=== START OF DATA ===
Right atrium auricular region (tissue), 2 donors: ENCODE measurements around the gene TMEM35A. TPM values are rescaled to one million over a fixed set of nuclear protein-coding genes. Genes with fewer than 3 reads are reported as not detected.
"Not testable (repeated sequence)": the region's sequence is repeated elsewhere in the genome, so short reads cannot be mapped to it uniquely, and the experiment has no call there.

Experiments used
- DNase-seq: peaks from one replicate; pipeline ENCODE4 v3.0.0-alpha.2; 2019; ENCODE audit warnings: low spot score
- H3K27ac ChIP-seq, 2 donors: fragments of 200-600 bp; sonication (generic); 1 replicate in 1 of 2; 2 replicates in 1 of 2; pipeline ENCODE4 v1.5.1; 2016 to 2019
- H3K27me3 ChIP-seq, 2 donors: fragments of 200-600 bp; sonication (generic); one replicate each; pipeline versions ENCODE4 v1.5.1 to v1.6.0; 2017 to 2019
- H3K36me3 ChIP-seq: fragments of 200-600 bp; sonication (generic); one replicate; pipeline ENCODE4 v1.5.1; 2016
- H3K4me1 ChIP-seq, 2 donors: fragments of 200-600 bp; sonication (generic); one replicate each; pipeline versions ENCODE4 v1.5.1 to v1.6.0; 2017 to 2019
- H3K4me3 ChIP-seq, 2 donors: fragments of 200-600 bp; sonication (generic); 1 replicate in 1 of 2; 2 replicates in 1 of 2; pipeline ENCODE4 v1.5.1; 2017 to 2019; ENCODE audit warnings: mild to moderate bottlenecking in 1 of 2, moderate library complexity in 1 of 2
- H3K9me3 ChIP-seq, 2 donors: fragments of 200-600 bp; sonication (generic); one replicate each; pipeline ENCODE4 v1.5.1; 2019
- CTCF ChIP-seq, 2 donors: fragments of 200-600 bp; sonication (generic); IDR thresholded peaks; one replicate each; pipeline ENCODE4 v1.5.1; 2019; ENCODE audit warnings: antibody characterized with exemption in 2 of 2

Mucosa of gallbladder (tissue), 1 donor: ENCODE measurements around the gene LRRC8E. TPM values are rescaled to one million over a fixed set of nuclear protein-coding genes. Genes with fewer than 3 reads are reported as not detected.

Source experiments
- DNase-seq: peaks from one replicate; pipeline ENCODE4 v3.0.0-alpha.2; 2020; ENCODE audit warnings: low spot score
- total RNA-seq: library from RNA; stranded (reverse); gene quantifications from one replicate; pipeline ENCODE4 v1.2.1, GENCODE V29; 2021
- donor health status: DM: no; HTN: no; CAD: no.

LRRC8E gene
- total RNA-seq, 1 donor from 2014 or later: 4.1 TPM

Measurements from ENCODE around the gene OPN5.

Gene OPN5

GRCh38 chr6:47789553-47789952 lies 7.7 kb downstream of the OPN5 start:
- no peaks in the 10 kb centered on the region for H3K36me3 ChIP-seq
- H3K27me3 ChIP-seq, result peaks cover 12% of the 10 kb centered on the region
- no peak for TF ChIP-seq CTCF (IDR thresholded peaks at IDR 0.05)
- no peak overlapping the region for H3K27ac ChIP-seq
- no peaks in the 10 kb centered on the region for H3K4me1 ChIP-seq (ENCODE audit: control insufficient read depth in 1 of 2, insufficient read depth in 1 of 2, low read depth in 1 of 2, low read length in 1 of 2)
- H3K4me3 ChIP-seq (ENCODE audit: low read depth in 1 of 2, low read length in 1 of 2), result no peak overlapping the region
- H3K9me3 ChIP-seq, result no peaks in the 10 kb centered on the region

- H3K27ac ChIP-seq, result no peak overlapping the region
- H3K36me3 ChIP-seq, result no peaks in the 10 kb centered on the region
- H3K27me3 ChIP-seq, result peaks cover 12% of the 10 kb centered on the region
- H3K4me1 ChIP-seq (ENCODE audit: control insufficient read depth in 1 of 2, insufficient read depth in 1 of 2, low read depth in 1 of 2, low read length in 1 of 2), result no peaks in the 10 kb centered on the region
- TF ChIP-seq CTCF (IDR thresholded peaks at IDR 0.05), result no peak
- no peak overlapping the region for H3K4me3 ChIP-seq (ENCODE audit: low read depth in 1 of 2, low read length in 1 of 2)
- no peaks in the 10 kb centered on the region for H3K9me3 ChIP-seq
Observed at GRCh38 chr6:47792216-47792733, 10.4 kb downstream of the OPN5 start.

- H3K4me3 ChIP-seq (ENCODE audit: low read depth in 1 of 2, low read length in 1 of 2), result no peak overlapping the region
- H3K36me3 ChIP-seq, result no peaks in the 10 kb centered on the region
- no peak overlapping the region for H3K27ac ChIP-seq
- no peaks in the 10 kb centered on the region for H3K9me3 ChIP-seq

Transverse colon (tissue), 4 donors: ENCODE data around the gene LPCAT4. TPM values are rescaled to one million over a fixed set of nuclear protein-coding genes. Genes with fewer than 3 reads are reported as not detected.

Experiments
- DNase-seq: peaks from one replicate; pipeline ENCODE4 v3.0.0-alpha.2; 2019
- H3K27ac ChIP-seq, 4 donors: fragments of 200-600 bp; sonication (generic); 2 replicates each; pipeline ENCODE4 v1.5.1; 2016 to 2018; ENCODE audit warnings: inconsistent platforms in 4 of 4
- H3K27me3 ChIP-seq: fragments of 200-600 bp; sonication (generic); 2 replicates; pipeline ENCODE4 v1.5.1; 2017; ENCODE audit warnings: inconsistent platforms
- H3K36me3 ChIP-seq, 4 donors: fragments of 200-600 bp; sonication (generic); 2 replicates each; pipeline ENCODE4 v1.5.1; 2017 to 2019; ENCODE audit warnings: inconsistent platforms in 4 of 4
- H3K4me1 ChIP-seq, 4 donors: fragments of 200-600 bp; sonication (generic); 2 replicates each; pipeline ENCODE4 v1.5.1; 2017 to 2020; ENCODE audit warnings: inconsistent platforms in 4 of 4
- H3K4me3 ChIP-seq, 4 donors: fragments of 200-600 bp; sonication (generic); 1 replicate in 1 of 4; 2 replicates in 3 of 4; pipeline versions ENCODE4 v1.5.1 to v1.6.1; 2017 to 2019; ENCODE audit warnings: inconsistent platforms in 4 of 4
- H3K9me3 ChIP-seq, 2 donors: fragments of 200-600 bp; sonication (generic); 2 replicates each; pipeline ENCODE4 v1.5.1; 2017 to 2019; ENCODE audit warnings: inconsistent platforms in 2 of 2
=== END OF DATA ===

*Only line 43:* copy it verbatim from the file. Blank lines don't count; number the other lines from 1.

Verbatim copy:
- DNase-seq: peaks from one replicate; pipeline ENCODE4 v3.0.0-alpha.2; 2019